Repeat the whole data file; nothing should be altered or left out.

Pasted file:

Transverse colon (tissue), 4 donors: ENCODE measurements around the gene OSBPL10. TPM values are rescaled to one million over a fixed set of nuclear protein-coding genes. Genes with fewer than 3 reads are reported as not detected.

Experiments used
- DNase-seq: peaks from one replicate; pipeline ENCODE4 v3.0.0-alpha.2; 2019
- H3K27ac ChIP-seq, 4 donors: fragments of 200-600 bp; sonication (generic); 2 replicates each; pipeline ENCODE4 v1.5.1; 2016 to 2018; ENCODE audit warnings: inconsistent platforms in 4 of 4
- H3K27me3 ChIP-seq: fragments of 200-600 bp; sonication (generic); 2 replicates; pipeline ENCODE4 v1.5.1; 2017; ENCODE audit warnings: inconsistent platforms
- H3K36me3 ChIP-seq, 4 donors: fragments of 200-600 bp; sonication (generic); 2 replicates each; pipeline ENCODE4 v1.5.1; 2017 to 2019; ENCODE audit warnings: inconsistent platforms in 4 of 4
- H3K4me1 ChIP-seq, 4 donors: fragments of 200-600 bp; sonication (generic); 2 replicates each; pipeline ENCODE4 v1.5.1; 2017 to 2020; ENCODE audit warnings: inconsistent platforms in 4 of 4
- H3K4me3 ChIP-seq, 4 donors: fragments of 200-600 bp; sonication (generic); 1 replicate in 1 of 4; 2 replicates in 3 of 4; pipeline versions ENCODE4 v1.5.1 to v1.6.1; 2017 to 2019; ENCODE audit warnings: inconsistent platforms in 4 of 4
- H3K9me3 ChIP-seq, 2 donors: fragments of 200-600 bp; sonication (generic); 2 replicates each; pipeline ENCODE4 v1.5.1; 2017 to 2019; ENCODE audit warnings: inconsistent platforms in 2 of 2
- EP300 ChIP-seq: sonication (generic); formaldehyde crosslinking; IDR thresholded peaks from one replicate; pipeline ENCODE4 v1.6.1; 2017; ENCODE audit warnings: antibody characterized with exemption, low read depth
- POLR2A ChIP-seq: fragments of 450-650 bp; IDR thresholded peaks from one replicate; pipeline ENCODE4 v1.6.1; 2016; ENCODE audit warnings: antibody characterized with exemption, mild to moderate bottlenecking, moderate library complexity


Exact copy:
Transverse colon (tissue), 4 donors: ENCODE measurements around the gene OSBPL10. TPM values are rescaled to one million over a fixed set of nuclear protein-coding genes. Genes with fewer than 3 reads are reported as not detected.

Experiments used
- DNase-seq: peaks from one replicate; pipeline ENCODE4 v3.0.0-alpha.2; 2019
- H3K27ac ChIP-seq, 4 donors: fragments of 200-600 bp; sonication (generic); 2 replicates each; pipeline ENCODE4 v1.5.1; 2016 to 2018; ENCODE audit warnings: inconsistent platforms in 4 of 4
- H3K27me3 ChIP-seq: fragments of 200-600 bp; sonication (generic); 2 replicates; pipeline ENCODE4 v1.5.1; 2017; ENCODE audit warnings: inconsistent platforms
- H3K36me3 ChIP-seq, 4 donors: fragments of 200-600 bp; sonication (generic); 2 replicates each; pipeline ENCODE4 v1.5.1; 2017 to 2019; ENCODE audit warnings: inconsistent platforms in 4 of 4
- H3K4me1 ChIP-seq, 4 donors: fragments of 200-600 bp; sonication (generic); 2 replicates each; pipeline ENCODE4 v1.5.1; 2017 to 2020; ENCODE audit warnings: inconsistent platforms in 4 of 4
- H3K4me3 ChIP-seq, 4 donors: fragments of 200-600 bp; sonication (generic); 1 replicate in 1 of 4; 2 replicates in 3 of 4; pipeline versions ENCODE4 v1.5.1 to v1.6.1; 2017 to 2019; ENCODE audit warnings: inconsistent platforms in 4 of 4
- H3K9me3 ChIP-seq, 2 donors: fragments of 200-600 bp; sonication (generic); 2 replicates each; pipeline ENCODE4 v1.5.1; 2017 to 2019; ENCODE audit warnings: inconsistent platforms in 2 of 2
- EP300 ChIP-seq: sonication (generic); formaldehyde crosslinking; IDR thresholded peaks from one replicate; pipeline ENCODE4 v1.6.1; 2017; ENCODE audit warnings: antibody characterized with exemption, low read depth
- POLR2A ChIP-seq: fragments of 450-650 bp; IDR thresholded peaks from one replicate; pipeline ENCODE4 v1.6.1; 2016; ENCODE audit warnings: antibody characterized with exemption, mild to moderate bottlenecking, moderate library complexity